From Body to Icon: The Life of Sts Peter and Paul in the Murals of S. Piero a S. Piero a Grado (Pisa)

Assaf Pinkus, Michal Ozeri

Research output: Contribution to journalArticlepeer-review


The narrative cycle that adorns the central nave in the Basilica di S. Piero a Grado in Pisa (ca. 1302) comprises various episodes from the lives of Sts Peter and Paul drawn from biblical and apocryphal sources and local legend and fashioned after the portico frescos in Old St. Peter’s Basilica in Rome. While previous studies have engaged mainly with the chronology and circumstances of the edifice's construction, the iconography and political implication of the frescos, which are a unique compilation of the narrative, have gone unnoticed. By analyzing the cycle from within the medieval notion of icon and image making, this article proposes that the painted narrative evokes a theological argument concerning the sacredness of the image and the power it possesses. It demonstrates that the fragmented narratives chosen for the murals are organized in three thematic groups, revealing the process by which the saints’ real, corporeal bodies become transformed into icons. Functioning as a visualized theology that advocates the cult of images, the cycle allows the faithful viewer to identify the saints, compare the various stages of their metamorphosis from body to icon, and, finally, witness, reveal, and affirm their status as a true icon.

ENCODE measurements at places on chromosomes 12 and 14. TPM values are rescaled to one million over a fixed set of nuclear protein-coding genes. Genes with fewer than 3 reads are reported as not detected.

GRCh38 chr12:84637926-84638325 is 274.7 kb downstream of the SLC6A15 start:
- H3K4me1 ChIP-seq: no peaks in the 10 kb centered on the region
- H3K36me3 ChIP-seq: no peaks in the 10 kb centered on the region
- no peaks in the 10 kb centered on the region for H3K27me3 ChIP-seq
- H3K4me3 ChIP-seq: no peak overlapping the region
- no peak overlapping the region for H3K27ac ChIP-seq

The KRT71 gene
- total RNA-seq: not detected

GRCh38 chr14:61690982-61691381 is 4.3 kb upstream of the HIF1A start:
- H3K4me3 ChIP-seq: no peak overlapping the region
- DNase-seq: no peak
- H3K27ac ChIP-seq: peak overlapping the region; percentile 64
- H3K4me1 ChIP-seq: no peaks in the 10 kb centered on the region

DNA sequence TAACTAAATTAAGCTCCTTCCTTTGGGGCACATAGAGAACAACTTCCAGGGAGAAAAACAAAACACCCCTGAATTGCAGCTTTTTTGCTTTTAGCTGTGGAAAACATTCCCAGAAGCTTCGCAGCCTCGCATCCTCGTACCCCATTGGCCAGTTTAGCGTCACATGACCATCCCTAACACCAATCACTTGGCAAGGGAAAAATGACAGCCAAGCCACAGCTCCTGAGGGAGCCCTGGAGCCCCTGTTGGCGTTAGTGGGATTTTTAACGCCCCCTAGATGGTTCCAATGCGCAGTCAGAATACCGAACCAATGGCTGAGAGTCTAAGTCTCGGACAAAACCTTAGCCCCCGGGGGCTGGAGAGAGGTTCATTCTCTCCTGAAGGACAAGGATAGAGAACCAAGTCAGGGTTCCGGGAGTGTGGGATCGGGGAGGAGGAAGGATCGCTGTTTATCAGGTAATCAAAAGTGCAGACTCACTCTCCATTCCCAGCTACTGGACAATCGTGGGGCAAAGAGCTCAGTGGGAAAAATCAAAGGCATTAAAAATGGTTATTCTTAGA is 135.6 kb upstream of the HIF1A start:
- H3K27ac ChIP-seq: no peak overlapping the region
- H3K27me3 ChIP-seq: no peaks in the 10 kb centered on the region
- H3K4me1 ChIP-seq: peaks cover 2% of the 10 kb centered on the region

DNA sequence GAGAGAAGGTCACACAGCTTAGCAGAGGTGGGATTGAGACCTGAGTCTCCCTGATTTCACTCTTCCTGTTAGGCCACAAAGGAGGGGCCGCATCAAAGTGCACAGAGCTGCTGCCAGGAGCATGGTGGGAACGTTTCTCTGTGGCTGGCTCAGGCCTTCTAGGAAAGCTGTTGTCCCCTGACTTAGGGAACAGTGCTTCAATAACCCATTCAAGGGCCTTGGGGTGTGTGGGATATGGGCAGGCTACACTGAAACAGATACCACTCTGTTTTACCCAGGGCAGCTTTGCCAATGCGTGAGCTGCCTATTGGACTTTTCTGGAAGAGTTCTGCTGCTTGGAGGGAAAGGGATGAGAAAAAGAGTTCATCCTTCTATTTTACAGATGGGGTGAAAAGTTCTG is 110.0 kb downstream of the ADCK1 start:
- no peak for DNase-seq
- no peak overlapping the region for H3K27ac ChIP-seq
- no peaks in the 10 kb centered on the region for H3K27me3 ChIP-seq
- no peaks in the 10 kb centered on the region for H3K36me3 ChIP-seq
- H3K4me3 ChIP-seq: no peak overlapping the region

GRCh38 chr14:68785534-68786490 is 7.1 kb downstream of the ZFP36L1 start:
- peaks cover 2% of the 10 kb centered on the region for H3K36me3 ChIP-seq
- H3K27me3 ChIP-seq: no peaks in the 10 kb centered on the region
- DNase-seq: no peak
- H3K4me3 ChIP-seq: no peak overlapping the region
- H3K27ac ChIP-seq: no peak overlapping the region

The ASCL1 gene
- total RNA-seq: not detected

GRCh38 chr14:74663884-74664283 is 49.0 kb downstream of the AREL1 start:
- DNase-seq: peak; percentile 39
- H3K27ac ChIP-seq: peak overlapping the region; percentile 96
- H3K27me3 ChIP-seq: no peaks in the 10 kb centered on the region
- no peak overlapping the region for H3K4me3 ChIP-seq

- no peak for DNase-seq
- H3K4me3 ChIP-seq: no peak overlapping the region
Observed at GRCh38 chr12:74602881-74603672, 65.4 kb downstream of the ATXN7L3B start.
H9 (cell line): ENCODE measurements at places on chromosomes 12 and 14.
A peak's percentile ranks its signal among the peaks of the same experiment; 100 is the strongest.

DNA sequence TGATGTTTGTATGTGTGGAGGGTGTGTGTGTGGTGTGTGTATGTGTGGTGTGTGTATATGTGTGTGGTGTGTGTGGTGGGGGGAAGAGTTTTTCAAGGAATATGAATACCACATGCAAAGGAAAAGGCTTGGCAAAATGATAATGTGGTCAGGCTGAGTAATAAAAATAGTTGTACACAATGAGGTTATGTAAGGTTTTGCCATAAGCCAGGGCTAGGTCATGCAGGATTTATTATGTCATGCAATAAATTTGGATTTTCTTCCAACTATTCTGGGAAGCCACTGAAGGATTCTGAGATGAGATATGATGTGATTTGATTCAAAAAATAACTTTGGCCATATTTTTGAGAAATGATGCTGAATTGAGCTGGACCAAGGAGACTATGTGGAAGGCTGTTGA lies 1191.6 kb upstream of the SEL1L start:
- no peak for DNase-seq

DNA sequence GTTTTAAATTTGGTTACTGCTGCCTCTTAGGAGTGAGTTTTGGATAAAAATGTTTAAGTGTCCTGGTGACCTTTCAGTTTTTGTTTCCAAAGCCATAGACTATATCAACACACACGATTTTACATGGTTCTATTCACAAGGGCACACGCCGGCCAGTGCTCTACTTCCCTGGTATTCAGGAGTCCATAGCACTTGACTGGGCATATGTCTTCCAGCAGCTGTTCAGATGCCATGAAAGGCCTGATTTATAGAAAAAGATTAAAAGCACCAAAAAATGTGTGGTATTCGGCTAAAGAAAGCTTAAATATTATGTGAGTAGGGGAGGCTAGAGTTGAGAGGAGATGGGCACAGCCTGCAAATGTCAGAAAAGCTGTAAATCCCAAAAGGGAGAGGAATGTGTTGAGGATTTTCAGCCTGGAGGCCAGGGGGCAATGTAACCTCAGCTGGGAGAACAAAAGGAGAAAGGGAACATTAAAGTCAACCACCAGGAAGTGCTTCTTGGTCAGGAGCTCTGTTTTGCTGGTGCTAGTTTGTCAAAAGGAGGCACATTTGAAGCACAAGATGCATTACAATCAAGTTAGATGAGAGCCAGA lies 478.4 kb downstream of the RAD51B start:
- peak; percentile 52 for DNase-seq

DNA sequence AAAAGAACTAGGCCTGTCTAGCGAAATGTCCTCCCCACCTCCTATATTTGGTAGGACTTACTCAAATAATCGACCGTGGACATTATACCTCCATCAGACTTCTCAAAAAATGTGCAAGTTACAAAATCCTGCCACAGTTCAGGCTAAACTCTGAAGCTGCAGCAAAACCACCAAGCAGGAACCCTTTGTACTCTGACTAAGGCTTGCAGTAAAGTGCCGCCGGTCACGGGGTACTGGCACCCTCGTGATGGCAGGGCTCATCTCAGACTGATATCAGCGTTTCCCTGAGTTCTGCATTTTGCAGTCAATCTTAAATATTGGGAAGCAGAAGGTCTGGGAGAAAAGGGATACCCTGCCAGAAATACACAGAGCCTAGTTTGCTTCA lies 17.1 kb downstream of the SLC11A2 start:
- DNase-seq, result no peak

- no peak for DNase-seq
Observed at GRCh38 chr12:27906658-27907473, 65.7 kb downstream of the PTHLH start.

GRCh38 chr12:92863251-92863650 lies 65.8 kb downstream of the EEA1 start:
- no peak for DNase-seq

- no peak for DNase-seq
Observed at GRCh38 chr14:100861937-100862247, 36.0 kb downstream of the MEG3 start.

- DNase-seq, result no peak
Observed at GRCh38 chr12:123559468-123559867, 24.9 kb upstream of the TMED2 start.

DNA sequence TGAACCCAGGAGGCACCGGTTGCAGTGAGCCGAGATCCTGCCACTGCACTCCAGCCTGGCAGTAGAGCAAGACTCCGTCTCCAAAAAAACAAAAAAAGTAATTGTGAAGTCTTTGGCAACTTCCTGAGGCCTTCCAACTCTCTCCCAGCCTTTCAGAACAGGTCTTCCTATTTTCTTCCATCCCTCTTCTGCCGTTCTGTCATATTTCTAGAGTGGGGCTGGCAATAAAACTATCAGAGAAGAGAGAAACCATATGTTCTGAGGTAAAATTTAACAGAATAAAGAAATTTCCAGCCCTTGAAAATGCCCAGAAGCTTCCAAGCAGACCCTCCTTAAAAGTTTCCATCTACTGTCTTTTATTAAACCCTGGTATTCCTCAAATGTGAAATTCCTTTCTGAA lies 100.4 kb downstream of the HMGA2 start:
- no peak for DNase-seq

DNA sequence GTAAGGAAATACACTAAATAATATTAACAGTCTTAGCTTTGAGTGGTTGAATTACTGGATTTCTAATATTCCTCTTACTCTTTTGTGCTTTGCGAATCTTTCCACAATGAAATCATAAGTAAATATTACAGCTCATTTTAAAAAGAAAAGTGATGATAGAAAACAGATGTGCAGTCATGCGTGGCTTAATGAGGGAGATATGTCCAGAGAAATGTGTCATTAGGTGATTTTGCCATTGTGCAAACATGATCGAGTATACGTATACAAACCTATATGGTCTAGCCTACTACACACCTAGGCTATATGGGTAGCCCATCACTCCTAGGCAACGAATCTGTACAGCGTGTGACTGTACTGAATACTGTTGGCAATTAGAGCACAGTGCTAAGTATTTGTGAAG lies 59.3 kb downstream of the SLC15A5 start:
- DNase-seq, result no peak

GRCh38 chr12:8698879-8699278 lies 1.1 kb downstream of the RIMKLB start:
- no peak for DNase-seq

Original languageEnglish
Pages (from-to)118-141
Number of pages24
Issue number2
StatePublished - 2014


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